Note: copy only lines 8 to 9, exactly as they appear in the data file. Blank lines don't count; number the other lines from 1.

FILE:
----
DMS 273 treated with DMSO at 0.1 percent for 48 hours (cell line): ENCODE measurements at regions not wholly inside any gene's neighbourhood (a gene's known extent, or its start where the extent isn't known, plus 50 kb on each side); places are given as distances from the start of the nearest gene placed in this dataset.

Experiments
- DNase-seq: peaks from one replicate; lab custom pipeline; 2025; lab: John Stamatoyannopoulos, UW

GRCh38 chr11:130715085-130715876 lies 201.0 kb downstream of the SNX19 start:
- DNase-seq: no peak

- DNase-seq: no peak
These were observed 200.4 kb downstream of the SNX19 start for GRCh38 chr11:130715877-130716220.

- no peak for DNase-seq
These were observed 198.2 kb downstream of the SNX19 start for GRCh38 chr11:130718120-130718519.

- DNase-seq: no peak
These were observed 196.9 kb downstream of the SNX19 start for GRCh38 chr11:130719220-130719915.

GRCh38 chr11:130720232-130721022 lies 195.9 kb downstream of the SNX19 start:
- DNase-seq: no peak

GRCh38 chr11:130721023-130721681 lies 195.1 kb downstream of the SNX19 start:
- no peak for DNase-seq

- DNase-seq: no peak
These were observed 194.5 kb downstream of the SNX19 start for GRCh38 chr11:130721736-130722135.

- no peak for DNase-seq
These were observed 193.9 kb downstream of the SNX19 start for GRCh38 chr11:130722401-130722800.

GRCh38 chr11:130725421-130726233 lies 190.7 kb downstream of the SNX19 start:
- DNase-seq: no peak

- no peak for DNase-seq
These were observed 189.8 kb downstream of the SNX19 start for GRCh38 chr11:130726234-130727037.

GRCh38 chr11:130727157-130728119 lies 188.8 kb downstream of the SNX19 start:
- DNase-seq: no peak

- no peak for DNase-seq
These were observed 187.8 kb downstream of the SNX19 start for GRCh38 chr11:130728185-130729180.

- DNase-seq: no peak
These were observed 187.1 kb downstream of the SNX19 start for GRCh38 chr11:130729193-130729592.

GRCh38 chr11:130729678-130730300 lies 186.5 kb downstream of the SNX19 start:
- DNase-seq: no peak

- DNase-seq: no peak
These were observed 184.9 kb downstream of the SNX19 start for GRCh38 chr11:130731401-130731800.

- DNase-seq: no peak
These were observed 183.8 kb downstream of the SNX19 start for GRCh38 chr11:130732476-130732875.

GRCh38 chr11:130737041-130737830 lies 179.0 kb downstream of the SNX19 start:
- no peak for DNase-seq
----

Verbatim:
- no peak for DNase-seq
These were observed 198.2 kb downstream of the SNX19 start for GRCh38 chr11:130718120-130718519.